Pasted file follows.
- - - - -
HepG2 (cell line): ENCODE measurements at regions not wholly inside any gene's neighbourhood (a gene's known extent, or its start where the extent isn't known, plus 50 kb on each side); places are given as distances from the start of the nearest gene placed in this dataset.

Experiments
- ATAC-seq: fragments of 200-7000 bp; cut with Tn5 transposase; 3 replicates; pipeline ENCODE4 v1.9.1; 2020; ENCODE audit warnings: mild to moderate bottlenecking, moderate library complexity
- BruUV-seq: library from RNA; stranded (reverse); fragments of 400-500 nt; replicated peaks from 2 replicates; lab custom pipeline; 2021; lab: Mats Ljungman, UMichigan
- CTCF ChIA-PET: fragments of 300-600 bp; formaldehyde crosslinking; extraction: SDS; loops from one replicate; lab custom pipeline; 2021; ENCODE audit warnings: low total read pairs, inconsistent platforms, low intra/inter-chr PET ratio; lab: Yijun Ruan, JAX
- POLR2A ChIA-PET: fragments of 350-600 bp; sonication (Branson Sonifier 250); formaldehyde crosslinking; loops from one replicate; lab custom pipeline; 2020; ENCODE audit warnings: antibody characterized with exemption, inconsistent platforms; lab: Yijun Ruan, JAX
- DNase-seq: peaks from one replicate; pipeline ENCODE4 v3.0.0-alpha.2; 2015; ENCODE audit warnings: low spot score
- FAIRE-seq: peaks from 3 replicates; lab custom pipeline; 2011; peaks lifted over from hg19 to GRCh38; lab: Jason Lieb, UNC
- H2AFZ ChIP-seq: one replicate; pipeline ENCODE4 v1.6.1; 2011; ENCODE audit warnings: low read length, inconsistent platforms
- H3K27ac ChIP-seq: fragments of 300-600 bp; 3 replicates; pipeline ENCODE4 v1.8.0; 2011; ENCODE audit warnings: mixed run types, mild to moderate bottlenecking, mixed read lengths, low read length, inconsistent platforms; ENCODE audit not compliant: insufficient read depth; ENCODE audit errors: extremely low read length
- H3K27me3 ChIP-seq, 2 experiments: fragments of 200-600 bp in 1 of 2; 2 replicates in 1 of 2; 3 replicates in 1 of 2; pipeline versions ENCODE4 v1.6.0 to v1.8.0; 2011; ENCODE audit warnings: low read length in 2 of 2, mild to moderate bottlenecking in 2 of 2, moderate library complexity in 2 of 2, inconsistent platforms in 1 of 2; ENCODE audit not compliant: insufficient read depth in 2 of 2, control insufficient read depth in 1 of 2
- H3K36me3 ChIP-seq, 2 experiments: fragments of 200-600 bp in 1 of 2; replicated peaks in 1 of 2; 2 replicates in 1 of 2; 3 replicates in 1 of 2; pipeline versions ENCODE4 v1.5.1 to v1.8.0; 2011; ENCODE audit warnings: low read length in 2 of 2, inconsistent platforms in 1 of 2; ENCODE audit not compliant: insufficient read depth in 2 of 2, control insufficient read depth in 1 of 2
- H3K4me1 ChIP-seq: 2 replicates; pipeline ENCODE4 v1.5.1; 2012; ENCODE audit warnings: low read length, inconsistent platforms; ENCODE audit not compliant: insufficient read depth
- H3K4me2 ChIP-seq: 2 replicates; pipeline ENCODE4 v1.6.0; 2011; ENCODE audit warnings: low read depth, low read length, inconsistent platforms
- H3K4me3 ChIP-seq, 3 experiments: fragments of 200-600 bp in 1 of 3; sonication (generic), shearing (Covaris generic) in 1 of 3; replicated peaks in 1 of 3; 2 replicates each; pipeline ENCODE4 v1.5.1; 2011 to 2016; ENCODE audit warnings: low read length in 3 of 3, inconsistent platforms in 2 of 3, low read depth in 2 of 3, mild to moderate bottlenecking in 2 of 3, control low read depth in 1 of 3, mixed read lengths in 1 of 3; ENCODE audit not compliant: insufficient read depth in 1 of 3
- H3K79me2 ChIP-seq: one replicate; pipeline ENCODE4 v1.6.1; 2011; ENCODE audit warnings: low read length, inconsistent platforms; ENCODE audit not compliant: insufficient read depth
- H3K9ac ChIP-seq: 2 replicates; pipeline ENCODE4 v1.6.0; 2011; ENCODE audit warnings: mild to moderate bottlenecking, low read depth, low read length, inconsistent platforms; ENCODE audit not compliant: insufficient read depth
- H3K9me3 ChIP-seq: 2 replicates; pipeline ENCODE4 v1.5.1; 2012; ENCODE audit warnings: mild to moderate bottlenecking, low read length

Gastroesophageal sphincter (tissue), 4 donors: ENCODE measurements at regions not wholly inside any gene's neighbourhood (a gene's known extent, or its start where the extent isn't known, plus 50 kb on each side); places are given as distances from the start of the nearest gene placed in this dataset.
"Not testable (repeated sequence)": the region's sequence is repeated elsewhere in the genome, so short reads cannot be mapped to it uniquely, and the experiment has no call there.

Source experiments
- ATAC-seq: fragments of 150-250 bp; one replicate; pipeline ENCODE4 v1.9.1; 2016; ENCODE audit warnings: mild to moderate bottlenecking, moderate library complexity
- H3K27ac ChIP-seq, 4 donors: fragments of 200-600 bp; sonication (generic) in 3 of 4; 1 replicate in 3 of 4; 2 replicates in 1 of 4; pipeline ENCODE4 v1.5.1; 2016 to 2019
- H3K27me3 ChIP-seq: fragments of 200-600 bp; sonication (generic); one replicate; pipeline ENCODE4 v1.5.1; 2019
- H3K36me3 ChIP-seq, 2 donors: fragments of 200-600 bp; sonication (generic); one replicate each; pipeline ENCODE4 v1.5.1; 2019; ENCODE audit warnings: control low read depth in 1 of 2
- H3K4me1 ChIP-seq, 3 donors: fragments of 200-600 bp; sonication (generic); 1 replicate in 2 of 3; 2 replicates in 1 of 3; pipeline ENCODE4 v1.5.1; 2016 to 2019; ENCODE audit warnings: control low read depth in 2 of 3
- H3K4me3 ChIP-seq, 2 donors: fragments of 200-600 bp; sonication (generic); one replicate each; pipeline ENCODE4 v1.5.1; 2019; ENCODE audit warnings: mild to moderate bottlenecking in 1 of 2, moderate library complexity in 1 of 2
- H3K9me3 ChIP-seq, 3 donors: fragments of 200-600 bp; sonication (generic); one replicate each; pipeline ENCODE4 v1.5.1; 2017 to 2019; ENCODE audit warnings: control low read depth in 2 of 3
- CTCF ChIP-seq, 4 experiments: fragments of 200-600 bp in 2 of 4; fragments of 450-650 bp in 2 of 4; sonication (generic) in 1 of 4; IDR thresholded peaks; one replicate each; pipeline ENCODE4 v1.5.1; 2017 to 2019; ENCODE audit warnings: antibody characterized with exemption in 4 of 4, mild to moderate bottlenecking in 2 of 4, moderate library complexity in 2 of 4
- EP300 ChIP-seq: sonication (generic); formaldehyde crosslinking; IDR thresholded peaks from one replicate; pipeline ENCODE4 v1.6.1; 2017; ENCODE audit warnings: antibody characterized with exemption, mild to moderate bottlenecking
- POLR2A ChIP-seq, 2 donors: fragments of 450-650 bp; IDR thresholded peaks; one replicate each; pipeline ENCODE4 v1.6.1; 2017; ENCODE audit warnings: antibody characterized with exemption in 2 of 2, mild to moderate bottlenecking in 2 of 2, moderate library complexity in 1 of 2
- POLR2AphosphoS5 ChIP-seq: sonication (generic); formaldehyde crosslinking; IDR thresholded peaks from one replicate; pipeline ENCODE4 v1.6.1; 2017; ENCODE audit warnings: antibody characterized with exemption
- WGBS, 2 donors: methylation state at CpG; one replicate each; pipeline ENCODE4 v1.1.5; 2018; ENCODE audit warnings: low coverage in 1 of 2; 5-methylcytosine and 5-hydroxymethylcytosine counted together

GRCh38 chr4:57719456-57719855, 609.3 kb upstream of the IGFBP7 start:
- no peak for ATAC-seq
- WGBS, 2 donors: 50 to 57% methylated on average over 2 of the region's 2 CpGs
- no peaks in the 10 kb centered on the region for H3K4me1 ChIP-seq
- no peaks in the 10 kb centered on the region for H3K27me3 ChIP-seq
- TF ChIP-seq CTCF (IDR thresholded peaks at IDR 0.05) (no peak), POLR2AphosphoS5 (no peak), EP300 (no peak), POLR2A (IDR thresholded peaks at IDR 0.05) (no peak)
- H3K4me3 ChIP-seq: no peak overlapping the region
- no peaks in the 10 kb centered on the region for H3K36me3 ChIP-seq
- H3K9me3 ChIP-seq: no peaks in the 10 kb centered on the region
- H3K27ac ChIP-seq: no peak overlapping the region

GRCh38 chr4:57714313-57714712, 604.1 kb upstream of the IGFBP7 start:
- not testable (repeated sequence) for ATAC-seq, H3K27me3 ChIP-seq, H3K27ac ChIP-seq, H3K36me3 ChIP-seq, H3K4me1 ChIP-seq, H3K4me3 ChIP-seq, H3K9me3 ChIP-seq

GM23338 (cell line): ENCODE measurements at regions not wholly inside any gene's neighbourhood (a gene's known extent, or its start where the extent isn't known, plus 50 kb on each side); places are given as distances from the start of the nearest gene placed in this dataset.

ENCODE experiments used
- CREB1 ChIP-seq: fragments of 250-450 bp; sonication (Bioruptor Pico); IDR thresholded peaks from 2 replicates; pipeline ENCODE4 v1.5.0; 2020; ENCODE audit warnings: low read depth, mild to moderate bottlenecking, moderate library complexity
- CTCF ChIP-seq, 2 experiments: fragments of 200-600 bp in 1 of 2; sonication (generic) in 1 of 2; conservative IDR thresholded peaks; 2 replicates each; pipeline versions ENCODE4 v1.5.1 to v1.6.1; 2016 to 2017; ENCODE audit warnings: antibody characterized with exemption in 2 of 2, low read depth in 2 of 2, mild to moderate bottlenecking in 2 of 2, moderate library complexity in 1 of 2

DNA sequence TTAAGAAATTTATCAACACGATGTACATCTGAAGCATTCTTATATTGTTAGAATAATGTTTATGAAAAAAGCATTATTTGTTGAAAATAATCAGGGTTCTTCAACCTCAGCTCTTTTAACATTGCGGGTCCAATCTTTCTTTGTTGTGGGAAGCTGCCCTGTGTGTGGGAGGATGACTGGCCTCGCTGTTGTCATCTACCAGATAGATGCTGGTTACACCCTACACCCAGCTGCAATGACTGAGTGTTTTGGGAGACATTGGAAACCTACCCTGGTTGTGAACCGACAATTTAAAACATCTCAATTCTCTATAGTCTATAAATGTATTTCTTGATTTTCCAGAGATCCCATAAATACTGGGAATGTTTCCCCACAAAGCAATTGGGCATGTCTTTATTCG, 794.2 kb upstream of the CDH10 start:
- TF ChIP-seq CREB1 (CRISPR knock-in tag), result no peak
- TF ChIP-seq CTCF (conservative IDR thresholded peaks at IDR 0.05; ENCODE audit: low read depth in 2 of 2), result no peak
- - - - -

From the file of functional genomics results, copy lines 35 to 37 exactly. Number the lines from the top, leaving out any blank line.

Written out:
- no peak for ATAC-seq
- WGBS, 2 donors: 50 to 57% methylated on average over 2 of the region's 2 CpGs
- no peaks in the 10 kb centered on the region for H3K4me1 ChIP-seq